Uganda–United States relations

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Uganda – United States relations
Map indicating locations of Uganda and USA

Uganda

United States

Uganda – United States relations are bilateral relations between Uganda and the United States.

According to the 2012 U.S. Global Leadership Report, 79% of Ugandans approve of U.S. leadership, with 11% disapproving and 10% uncertain.[1]

Overview[edit]

Although U.S.–Ugandan relations were strained during the rule of Idi Amin in the 1970s, relations improved after Amin's fall. In mid-1979, the United States reopened its embassy in Kampala. Relations with successor governments were cordial, although Milton Obote and his administration rejected strong U.S. criticism of Uganda's human rights situation.

Bilateral relations between the United States and Uganda have been good since Museveni assumed power, and the United States has welcomed his efforts to end human rights abuses and to pursue economic reform. Uganda is a strong supporter of the Global War on Terror. The United States is helping Uganda achieve export-led economic growth through the African Growth and Opportunity Act and provides a significant amount of development assistance. At the same time, the United States is concerned about continuing human rights problems and the pace of progress toward the establishment of genuine political pluralism.

U.S. development assistance in Uganda has the overall goal of reducing mass poverty. Most U.S. program assistance is focused in the areas of health, education, and agriculture. Both the U.S. Agency for International Development (USAID) and the Centers for Disease Control (CDC) have major programs to fight the HIV/AIDS pandemic. Other programs promote trade and investment, curb environmental degradation, encourage the peaceful resolution of local and international conflicts, and promote honest and open government. The United States also provides large amounts of humanitarian assistance to populations without access to adequate food supplies because of conflict, drought and other factors.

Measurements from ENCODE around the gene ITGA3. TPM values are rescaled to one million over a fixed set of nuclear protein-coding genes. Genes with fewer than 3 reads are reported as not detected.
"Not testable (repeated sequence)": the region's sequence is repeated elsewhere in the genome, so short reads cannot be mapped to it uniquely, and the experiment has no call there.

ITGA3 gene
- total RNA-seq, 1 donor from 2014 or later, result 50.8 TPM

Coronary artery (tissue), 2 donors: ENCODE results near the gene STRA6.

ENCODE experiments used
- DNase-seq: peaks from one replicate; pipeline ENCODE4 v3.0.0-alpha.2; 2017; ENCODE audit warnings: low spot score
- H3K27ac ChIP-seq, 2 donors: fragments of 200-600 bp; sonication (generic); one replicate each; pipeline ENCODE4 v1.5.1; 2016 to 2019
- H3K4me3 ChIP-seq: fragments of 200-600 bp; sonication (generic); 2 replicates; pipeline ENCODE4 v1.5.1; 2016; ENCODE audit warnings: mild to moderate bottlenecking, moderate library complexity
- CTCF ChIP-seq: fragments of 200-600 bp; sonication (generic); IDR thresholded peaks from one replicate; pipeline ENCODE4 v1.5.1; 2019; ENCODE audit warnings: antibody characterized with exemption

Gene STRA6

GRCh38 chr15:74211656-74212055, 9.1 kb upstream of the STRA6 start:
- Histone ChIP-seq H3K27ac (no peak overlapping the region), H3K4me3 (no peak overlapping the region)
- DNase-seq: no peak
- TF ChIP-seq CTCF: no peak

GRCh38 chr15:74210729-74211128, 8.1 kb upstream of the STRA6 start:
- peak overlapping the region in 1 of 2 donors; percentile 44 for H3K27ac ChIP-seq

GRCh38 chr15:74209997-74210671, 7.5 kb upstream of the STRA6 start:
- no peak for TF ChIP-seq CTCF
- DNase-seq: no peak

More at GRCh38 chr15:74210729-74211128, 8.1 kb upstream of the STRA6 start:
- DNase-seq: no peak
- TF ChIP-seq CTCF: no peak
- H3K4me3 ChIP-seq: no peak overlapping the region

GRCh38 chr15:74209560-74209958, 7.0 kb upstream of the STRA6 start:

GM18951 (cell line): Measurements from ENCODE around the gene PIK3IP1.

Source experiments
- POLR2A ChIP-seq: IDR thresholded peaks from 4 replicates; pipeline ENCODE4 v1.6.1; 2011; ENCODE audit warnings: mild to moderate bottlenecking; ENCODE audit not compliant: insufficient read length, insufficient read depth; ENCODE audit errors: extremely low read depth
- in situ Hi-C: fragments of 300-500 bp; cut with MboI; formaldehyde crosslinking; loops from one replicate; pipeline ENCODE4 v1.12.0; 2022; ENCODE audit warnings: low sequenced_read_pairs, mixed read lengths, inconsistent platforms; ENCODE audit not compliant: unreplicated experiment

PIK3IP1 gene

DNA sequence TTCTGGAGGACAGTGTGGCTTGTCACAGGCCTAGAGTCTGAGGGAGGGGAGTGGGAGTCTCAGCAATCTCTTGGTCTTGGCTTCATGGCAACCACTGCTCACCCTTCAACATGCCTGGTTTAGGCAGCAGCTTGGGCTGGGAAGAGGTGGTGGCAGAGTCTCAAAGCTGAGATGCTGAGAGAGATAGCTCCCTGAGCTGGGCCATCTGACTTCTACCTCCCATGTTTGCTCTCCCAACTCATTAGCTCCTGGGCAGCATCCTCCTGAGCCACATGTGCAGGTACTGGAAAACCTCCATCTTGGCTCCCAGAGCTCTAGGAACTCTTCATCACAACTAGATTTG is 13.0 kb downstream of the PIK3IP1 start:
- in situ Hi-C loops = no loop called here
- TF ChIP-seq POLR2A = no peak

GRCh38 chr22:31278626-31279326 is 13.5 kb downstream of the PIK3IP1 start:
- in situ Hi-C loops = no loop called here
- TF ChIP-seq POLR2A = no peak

U.S. Peace Corps Volunteers are active in primary teacher training and HIV/AIDS programs. The Department of State carries out cultural exchange programs, brings Fulbright lecturers and researchers to Uganda, and sponsors U.S. study and tour programs for a wide variety of officials from government, non-governmental organizations and the private sector. Through Ambassador's Self-Help Fund, local groups in poor areas receive assistance for small projects with a high level of community involvement.

U.S.-Ugandan relations also benefit from significant contributions to health care, nutrition, education, and park systems from U.S. missionaries, non-governmental organizations, private universities, HIV/AIDS researchers, and wildlife organizations. Expatriate Ugandans living in the U.S. also promote stronger links between the two countries.

Principal U.S. Officials include Ambassador Scott H. DeLisi, Deputy Chief of Mission Patricia Mahoney, Public Affairs Officer Daniel Travis, and USAID Director Leslie Reed.[2]

The U.S. maintains an embassy in Kampala, Uganda.

Relations between the two countries have recently been shaken when, on June 19, 2014, the Obama administration cut funding to Uganda in addition to canceling a planned military exercise with their armed forces in response to Uganda's outlawing of homosexuality that February, which had already been met with worldwide condemnation, especially from the Western world. On June 20, the Ugandan government accused the U.S. of "blackmail".[3]

See also[edit]

References[edit]

 This article incorporates public domain material from websites or documents of the United States Department of State (Background Notes).[1]

External links[edit]

Media related to Uganda – United States relations at Wikimedia Commons